Innovations and initiatives that gave PepsiCo an edge
STOCKHOLM (AlertNet) - PepsiCo, the maker of Diet Pepsi, Gatorade, Frito-Lay snacks and Tropicana orange juice, won the prestigious Stockholm Industry Water Award at the World Water Week conference in Sweden's capital city for increasing water efficiency in its own production facilities and working to defeat water problems on a larger scale.
The company said partnerships with Water.org, the Columbia Water Center, Safe Water Network, China Women's Development Foundation and the Inter-American Development Bank all contributed to winning the award.
Other key contributing factors include:
- Improving global water use efficiency by more than 20 percent per unit of production to achieve a water target four years ahead of schedule
- Conserving nearly 16 billion litres of water in 2011, from a 2006 baseline, by using water-saving equipment and technologies, creative recycling and re-use, and deploying a water management system throughout manufacturing facilities.
- Reducing water- and energy-related costs by more than $45 million in 2011, compared to 2006.
- Deploying innovative agricultural practices and technologies around the world designed to reduce water use in farming through new irrigation techniques, and tools that help farmers deliver fertilizer and water to their crops at the most efficient time.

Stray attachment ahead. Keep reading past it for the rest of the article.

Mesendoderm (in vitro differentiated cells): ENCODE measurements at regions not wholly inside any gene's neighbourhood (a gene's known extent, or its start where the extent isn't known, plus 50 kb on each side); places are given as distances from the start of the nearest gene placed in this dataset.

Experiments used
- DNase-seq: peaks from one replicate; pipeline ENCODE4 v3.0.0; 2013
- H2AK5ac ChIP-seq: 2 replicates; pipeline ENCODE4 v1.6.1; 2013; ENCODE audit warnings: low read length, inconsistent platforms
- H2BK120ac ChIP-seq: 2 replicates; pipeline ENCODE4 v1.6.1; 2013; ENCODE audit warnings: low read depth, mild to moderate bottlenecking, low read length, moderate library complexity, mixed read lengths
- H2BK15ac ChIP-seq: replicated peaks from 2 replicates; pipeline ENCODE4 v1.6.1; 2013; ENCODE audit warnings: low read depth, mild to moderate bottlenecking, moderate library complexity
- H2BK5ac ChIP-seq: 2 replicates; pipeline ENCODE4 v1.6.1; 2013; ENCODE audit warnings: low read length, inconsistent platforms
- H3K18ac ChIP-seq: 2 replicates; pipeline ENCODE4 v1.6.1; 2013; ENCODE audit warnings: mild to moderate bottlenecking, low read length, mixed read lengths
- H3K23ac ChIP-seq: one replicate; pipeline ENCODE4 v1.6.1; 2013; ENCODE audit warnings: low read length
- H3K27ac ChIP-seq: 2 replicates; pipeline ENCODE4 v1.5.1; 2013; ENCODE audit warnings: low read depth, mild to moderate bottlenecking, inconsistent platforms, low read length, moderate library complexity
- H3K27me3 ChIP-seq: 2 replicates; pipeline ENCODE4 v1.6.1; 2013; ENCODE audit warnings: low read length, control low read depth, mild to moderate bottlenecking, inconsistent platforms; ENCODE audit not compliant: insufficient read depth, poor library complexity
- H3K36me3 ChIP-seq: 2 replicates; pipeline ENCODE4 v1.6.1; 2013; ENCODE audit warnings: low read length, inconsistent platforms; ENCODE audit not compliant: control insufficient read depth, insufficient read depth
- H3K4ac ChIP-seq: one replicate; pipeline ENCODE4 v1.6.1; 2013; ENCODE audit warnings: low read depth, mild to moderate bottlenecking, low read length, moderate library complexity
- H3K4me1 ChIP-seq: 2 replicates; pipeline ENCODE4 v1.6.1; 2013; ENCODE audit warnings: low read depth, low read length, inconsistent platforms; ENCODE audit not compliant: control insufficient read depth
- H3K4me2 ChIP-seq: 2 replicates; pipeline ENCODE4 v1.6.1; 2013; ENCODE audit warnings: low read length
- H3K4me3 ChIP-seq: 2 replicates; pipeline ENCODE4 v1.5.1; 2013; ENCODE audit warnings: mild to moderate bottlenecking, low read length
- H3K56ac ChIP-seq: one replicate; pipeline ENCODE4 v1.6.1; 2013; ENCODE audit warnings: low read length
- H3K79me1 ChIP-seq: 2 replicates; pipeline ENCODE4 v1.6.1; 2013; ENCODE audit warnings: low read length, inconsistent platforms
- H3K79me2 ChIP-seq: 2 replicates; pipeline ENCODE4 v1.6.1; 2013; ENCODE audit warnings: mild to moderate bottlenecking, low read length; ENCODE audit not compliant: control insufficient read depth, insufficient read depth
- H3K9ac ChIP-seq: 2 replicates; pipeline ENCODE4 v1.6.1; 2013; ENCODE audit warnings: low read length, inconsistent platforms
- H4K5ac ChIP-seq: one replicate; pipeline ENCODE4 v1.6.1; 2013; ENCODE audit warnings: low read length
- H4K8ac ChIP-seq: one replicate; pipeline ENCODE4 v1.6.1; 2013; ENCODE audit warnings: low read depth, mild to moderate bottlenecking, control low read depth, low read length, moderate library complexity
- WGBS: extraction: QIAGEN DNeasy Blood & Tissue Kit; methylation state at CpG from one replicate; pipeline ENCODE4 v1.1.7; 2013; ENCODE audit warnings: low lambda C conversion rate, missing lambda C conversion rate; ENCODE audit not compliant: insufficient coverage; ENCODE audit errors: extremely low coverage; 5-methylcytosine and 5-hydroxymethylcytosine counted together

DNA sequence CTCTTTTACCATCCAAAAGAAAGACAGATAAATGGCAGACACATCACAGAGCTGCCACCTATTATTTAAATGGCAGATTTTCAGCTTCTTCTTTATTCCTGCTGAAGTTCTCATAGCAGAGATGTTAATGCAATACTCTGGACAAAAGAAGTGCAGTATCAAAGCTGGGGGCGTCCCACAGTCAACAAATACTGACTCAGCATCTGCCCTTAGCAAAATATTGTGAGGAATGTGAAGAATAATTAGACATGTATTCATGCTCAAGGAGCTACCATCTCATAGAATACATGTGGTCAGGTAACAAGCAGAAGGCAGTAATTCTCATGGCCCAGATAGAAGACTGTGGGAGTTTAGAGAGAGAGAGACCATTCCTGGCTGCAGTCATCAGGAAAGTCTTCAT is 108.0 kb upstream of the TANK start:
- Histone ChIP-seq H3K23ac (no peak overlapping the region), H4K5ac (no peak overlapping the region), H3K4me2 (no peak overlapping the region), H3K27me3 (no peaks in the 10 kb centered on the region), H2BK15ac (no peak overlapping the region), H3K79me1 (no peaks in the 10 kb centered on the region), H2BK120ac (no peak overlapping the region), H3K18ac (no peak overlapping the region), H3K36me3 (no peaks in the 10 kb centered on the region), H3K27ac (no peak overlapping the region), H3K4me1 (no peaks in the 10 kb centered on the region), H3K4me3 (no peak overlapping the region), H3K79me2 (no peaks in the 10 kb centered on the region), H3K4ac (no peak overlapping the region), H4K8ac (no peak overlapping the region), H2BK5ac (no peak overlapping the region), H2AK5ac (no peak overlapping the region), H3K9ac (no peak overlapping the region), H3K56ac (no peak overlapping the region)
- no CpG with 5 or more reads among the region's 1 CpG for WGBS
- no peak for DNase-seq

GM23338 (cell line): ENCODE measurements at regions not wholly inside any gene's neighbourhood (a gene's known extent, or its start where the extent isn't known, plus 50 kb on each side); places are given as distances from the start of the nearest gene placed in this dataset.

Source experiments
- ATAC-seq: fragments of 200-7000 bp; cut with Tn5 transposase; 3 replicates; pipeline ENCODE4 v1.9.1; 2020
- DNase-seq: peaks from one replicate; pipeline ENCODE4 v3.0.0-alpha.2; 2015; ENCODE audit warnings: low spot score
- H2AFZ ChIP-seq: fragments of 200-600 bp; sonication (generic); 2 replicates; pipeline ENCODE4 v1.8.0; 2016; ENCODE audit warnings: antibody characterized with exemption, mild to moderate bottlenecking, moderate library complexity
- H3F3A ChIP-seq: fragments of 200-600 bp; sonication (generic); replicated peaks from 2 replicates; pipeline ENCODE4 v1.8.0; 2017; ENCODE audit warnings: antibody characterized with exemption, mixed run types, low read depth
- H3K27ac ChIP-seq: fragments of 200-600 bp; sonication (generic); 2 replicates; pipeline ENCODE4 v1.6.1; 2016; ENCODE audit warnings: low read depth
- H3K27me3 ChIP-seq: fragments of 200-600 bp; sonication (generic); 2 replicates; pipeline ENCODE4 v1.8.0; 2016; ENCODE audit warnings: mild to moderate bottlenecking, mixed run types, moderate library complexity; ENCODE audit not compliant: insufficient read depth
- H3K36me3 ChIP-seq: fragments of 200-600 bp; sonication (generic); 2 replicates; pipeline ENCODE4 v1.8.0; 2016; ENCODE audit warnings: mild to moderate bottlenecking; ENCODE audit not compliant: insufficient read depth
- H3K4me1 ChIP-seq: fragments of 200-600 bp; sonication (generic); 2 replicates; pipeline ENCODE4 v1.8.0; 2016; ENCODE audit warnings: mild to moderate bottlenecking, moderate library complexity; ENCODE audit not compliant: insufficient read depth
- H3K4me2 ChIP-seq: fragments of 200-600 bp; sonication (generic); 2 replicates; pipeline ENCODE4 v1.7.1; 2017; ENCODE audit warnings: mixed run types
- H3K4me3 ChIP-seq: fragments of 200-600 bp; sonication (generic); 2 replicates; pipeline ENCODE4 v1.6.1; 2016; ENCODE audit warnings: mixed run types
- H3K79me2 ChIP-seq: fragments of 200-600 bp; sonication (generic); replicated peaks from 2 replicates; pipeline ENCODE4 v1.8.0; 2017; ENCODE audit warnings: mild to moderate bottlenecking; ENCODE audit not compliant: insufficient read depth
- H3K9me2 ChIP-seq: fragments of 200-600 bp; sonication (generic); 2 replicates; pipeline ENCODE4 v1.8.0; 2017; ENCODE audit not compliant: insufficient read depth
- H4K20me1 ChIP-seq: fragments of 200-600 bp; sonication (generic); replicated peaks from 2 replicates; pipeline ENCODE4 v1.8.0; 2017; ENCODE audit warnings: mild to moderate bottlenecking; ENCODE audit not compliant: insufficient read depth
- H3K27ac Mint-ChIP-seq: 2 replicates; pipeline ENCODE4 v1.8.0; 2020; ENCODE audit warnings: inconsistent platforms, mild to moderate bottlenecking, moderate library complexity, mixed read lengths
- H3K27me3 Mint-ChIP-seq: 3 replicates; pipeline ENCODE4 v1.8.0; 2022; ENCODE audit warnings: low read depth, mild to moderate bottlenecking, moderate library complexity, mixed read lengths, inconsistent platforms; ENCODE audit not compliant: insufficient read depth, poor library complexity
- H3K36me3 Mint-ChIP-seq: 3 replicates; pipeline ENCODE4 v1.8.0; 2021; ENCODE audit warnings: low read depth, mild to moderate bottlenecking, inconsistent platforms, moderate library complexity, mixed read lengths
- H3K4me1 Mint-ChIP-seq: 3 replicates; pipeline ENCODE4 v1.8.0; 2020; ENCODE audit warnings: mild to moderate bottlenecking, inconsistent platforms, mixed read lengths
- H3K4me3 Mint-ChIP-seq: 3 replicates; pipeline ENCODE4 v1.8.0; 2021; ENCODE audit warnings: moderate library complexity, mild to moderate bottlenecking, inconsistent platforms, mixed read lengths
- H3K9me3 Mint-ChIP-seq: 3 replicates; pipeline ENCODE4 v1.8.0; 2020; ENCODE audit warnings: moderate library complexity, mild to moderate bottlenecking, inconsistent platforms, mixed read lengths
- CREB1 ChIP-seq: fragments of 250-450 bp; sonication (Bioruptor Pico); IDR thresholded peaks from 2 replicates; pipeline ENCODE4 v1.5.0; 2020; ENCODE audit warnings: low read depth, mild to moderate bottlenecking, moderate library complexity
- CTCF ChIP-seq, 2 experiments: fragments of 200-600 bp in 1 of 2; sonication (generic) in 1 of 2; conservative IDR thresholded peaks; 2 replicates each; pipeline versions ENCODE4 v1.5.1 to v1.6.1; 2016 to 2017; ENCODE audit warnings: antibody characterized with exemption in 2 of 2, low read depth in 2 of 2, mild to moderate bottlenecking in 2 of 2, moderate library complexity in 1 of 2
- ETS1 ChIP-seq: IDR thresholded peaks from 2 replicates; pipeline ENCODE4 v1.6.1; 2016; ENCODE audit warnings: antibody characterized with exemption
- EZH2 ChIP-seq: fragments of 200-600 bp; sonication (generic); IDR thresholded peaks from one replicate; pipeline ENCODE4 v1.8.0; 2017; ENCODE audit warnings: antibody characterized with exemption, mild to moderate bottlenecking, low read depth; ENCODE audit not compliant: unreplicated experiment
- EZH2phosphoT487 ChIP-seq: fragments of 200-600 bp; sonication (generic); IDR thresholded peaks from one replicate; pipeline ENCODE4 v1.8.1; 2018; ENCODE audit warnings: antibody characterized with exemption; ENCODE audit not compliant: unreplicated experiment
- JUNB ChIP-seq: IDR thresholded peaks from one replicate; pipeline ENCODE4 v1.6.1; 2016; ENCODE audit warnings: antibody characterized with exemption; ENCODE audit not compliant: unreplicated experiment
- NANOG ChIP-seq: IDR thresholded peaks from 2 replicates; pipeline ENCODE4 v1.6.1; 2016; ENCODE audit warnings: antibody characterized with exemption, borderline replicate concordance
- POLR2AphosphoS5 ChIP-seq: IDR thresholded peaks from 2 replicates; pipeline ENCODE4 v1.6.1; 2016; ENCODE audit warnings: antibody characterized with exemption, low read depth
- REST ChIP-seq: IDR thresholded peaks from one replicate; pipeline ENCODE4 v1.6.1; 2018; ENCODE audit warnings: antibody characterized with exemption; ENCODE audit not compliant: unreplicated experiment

- Providing access to safe water for more than 1 million people with the PepsiCo Foundation and other partners
Reducing water use in the company's agricultural supply chain was a key element to PepsiCo reaching its water reduction goal four years.
Some of the initiatives that helped PepsiCo win the award included:
- "i-crop", a 'precision-farming' technology, and web-based tool – developed by PepsiCo in conjunction with Britain's Cambridge University – enabling PepsiCo's farmers to monitor, manage and reduce their water use and carbon emissions, while maximising potential yield and quality
- Direct seeding, an agronomic practice in India paddy cultivation. Direct seeding allows seeds to be planted directly into the ground, bypassing the nursery stage, removing the need for flood irrigation and reducing water use by as much as 30 percent
- ReCon, a tool named for Resource Conservation that allows manufacturing facilities to self-audit their water management practices, and identify and respond to water conservation improvements. The company is planning to extend ReCon into the agriculture area and can apply many of the same principles to understand water risk in the supply chain
- A plant, built in Casa Grande, Arizona, that achieved a "near net zero" vision -- transforming an existing facility to be as far "off the grid" as possible and run primarily on renewable energy sources and recycled water (up to 75 percent of water is recycled), while sending zero landfill waste
(Editing by Lisa Anderson)
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